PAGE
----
NKJV - 11 Jesus answered and said to them, "Indeed, Elijah is coming first and will restore all things.
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Jesus said this in responding to a question from the apostles, in reference to the prophecy contained in Malachi 4:5-6 (the last two verses in the Old Testament). (“See, I will send the prophet Elijah to you before that great and dreadful day of the Lord comes. He will turn the hearts of the parents to their children, and the hearts of the children to their parents; or else I will come and strike the land with total destruction.”) Because of this prophecy, the religious leaders of Jesus' day believed that the prophet Elijah (a major Old Testament prophet (1 Kings 17 through 2 Kings 2), who had not died, but had been taken by God directly to heaven in a chariot of fire) would literally return to earth prior to the appearance of the Messiah whom Israel was waiting for God to send, and would turn Israel to God in preparation for the Messiah's coming, just as he had worked in Old Testament times to turn Israel away from idolatry, and to return it to the worship of God. Jesus clarified this by indicating that Malachi had not been speaking of Elijah literally, but that the prophecy had been fulfilled by the appearance and ministry of John the Baptist (whose coming had also been foretold by the prophet Isaiah (Isaiah 40:3), and whose role in preparing the people for the imminent appearance of the Messiah had been more immediately foretold by the angel Gabriel (Luke 1:16-17) and by John's father Zechariah (Luke 1:76-79)). Jesus' reference to "restore all things" pertained to the preceding prophecies, as far as preaching repentance and baptism for the forgiveness of sins (as John did), as part of the spiritual preparation of Israel for the Messiah's coming. However, as the religious authorities and the people misinterpreted the term, Elijah's appearance was to mark a return of Israel to the former earthly power and prestige that it had experienced under David and Solomon (prior to its division and eventual exile), in conjunction with the Messiah's expected deliverance of Israel from its subjugation to the Romans. (The Messiah will, indeed, appear with such power and glory, but it will be at His second coming, rather than His first, when He appeared as a suffering servant, as also foretold in passages such as Isaiah 53, but which the people of Jesus' day misinterpreted or chose to ignore.)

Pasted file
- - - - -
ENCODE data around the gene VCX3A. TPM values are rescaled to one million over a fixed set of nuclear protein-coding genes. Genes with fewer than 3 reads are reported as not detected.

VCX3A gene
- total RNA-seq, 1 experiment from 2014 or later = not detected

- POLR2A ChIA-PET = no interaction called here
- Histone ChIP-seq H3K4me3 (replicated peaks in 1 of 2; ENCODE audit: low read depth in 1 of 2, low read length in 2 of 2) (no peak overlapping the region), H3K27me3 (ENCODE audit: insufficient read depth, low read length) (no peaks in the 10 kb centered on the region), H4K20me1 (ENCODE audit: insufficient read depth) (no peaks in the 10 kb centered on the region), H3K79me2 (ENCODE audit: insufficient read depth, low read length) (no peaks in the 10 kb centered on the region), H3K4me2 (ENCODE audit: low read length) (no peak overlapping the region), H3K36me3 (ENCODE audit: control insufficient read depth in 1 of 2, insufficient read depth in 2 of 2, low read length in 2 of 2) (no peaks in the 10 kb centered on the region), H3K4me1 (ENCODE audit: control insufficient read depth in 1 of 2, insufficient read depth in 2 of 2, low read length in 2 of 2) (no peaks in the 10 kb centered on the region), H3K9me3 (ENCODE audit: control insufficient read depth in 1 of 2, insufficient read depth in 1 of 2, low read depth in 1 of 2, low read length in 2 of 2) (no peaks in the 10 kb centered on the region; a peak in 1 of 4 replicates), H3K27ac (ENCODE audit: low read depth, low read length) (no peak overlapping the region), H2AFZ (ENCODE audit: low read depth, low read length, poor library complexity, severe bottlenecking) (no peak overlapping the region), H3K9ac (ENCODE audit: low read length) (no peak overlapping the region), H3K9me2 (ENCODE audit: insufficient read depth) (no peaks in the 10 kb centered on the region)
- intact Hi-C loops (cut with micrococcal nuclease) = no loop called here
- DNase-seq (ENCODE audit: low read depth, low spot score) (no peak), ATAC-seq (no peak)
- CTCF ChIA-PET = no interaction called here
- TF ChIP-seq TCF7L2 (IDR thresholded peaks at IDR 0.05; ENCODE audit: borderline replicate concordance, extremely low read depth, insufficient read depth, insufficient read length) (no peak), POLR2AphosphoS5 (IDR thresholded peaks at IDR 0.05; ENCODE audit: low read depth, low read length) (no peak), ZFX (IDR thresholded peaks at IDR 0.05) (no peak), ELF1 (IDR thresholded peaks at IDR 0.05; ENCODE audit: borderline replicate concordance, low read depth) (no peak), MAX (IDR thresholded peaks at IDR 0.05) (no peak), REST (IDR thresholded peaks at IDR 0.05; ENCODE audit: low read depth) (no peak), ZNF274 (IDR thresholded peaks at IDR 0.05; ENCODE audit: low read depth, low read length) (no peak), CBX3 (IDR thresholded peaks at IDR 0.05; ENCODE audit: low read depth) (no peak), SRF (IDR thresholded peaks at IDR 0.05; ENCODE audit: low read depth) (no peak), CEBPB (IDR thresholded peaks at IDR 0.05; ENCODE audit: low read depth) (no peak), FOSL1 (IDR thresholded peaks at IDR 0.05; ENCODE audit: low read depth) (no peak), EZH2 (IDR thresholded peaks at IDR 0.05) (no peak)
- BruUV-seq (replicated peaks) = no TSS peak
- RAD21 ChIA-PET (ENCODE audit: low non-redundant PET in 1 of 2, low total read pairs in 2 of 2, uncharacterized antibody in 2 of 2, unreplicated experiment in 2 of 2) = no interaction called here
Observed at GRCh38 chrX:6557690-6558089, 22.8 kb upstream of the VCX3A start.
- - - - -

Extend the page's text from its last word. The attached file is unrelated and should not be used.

John the Baptist came in the spirit of Elijah to prepare Israel for Jesus the Messiah. He was of the Aaronic line, a prophet of the Most High, and his baptism extended priestly privileges in prayer to the common people independently of the Temple rules and regulations. Before Christ comes again, the two witnesses will exercise miraculous spiritual power in the manner of Elijah and either Moses or Enoch. In this sense Elijah will be coming a second time much more completely than the first time when no miracles were recorded. Some believe Elijah will be literally on earth at this time in his physical body, and so literally fulfill the prophecy. This would be true if these words "or else I will come and strike the land with total destruction" refer to Christ in his second coming. However, the literal meaning seems to suggest that Yahweh (or the Father) will come, not necessarily Christ.
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